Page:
Cotswolds Walking Guide
The Cotswold Area of Outstanding Natural Beauty (AONB) covers about 800 square miles in six counties of England. It is mostly farmland, both cultivated and pasture, with some areas of woodland and open upland. Bearing this in mind staying on signed rights of way is important so as to maintain the important balance between landowner and visitor.
Today villages are scattered across the landscape with church towers and spires forming useful landmarks. Many of these have a number of interesting and picturesque buildings including some beautiful thatched cottages complete with wonderful gardens. This pattern of population has developed through the centuries with much evidence of former inhabitants still to be seen. Five thousand years of history leaves its mark and today there are Iron Age hill forts, Roman Roads, medieval monasteries, grand houses and much more besides.
The Cotswold Hills are perfect for exploring on foot with the northern sector a well known tourist area. The south Cotswolds, less well known, are equally attractive with their steep sided hills, beechwoods and peaceful villages of mellow Cotswold stone. In Shakespeare's day this was sheep country and the centre of England's wool industry. The rich wool merchants built many of the lovely churches and manor houses that date from the 15th to 17th centuries.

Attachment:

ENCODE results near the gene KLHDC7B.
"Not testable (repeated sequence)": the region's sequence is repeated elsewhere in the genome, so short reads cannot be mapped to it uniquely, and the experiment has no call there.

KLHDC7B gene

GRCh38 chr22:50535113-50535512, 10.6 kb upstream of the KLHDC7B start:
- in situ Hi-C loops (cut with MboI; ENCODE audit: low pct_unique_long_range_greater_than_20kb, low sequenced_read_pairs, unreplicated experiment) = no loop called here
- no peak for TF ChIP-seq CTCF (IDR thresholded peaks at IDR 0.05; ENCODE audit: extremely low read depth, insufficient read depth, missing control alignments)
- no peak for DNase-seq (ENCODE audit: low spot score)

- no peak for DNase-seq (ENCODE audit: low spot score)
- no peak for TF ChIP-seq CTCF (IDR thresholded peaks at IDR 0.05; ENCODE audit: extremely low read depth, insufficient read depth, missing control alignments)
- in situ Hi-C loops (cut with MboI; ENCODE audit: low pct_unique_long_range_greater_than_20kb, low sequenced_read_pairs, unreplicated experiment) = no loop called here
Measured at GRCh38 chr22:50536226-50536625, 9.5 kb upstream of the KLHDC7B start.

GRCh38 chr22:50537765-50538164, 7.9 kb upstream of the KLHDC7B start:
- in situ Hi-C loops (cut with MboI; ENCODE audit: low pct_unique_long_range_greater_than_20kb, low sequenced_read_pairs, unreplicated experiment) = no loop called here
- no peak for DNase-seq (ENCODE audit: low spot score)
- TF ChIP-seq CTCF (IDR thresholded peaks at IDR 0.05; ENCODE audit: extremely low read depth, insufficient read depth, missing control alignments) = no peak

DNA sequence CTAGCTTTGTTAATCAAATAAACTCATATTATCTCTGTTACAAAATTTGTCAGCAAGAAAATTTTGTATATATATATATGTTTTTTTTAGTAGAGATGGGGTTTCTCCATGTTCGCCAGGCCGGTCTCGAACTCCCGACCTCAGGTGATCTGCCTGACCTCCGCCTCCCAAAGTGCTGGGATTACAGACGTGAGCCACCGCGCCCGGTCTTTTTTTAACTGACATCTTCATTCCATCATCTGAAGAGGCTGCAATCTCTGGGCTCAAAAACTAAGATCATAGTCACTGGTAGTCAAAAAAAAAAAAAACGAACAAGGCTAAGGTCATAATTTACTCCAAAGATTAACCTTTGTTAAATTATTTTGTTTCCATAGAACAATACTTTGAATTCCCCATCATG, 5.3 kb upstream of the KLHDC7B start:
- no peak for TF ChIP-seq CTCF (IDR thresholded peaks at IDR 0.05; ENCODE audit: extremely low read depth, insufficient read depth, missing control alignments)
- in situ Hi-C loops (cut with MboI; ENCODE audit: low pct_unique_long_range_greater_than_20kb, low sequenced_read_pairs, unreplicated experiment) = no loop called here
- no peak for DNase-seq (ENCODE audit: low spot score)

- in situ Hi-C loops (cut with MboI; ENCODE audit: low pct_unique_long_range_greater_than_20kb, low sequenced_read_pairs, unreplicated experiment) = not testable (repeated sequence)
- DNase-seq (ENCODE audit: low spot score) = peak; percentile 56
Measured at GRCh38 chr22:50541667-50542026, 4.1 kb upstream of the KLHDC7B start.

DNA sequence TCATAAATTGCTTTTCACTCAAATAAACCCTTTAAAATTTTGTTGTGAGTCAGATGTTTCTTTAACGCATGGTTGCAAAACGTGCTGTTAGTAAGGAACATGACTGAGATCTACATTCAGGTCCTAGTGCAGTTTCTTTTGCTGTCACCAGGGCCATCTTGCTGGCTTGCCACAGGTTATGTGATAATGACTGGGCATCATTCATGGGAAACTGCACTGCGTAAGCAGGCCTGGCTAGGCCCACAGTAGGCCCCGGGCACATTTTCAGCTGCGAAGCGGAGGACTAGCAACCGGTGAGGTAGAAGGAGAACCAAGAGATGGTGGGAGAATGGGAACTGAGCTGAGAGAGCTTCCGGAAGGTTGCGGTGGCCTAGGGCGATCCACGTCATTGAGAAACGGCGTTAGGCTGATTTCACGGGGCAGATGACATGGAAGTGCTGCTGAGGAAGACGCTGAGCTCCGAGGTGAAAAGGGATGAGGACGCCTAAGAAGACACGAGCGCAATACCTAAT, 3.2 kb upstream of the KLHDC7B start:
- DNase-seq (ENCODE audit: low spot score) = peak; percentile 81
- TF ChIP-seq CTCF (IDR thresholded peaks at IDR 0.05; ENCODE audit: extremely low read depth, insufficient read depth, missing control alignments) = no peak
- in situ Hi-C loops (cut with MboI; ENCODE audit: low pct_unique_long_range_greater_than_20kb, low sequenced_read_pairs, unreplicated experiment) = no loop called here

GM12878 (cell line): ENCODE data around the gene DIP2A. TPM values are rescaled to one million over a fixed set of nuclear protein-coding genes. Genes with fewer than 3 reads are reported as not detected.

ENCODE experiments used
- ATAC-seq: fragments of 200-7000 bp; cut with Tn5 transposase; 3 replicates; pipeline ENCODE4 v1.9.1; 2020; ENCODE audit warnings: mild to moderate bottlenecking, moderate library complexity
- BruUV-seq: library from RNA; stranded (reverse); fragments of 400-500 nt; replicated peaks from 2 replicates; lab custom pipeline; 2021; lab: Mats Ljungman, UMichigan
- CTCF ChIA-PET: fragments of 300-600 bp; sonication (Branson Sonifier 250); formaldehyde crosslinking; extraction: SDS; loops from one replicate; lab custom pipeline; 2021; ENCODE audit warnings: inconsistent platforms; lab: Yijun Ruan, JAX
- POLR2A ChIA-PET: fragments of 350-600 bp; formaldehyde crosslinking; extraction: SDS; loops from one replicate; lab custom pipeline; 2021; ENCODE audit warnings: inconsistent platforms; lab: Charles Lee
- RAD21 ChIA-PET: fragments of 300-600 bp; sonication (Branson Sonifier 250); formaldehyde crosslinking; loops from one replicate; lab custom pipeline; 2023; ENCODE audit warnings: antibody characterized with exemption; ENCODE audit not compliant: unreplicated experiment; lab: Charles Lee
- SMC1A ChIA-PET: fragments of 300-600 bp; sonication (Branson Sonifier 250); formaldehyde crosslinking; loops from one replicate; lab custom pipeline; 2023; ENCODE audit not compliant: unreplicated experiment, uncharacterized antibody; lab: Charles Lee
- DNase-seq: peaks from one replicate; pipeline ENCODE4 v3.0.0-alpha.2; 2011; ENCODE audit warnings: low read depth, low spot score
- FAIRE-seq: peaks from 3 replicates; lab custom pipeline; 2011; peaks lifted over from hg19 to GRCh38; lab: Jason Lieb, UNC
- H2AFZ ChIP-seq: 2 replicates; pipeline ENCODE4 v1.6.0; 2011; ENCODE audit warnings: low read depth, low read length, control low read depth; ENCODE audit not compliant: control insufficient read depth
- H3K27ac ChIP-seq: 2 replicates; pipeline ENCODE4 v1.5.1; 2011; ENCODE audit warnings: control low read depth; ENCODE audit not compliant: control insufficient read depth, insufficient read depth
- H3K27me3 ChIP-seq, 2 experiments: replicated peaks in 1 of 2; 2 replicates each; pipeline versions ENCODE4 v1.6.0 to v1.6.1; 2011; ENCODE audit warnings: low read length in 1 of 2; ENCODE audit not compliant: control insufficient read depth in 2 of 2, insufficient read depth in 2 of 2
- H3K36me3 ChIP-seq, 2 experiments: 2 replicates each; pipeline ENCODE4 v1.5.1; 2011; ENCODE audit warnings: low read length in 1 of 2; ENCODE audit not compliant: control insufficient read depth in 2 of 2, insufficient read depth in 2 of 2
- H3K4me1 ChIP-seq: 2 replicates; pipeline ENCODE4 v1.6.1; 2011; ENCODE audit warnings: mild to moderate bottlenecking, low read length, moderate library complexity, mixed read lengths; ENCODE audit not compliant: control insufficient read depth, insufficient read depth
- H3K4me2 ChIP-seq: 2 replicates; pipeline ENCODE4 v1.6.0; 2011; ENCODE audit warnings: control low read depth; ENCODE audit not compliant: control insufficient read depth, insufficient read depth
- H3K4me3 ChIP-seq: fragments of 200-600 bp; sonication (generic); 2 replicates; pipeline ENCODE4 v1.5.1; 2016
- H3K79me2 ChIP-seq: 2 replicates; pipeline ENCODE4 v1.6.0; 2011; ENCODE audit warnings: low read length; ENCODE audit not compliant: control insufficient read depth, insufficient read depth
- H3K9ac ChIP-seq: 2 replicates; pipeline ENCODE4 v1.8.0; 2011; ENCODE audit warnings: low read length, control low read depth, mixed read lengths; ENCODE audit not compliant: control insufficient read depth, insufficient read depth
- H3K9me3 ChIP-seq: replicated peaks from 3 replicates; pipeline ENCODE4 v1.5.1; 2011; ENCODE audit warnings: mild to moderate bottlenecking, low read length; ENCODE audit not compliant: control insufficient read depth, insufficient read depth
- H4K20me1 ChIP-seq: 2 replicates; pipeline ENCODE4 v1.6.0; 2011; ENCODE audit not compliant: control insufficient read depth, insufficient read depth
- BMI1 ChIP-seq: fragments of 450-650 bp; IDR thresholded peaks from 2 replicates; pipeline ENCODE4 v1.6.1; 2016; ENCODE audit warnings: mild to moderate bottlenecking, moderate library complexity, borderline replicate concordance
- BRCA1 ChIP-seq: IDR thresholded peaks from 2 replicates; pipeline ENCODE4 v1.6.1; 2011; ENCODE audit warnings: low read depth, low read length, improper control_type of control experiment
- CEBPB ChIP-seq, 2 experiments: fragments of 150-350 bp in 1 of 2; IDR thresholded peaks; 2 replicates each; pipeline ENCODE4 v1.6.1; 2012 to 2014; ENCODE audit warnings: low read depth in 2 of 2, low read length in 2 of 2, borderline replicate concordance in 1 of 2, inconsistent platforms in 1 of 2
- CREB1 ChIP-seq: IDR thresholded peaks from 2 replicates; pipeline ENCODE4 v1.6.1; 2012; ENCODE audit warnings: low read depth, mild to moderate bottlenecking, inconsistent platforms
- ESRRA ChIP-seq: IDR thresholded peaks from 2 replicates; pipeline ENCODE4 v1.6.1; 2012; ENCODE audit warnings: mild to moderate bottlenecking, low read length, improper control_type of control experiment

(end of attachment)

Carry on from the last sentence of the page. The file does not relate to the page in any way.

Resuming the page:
The Cotswold Way is the major long distance trail in the area and provides an excellent route for those who prefer a challenge. Away from this major route there are walks to suit everyone from short circular walks lasting an hour or so to more lengthy excursions lasting a full day. With villages hard to avoid there is always a pub close at hand - perhaps explaining why this area has received such popularity in recent years.